Happy Fifty Years, Gentrification!

... Does Gentrification Gentrify Without Gentrifiers?
by Javier Arbona
Gentrification doesn't need to be something that one group inflicts on another; often it's the result of aspirations everybody shares. All over the city, a small army of the earnest toils away, patiently trying to sluice some of the elitist taint off neighborhoods as they grow richer. When you're trying to make a poor neighborhood into a nicer place to live, the prospect of turning it into a racially and economically mixed area with ­thriving stores is not a threat but a fantasy. As the cost of basic city life keeps rising, it's more important than ever to reclaim a form of urban improvement from its malignant offshoots. A nice neighborhood should be not a luxury but an urban right. – Justin Davidson, 2014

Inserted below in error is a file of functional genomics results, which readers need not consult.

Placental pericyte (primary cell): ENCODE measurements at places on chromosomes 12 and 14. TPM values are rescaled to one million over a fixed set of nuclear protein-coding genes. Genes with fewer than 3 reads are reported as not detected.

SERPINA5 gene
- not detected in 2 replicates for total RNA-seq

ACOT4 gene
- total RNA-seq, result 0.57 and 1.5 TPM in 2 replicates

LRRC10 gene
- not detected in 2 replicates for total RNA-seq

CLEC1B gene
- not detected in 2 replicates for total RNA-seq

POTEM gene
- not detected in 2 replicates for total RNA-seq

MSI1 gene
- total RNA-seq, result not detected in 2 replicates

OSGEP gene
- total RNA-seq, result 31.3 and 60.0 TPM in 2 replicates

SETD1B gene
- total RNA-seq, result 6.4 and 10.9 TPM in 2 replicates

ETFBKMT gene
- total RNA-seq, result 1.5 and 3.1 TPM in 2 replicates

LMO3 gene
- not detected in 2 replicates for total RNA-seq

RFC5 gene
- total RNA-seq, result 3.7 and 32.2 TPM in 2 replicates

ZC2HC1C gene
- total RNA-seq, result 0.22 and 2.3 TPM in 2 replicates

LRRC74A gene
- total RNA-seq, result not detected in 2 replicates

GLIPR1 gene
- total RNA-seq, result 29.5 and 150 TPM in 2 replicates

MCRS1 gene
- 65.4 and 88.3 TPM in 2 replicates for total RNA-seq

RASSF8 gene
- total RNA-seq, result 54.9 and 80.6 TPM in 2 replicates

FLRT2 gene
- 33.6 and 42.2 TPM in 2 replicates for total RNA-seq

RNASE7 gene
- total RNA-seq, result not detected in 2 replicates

Democratic Commissioning for Urban Renewal

by Joe Penny

Most people wouldn’t call public-service commissioning exciting, if they even know it exists. Commissioning is the process of coordinating financial support based on assessment of local needs, aspirations and assets. It includes processes of contracting, procurement and outsourcing. It sounds dry and remote from our daily lives, but this couldn’t be further from the truth.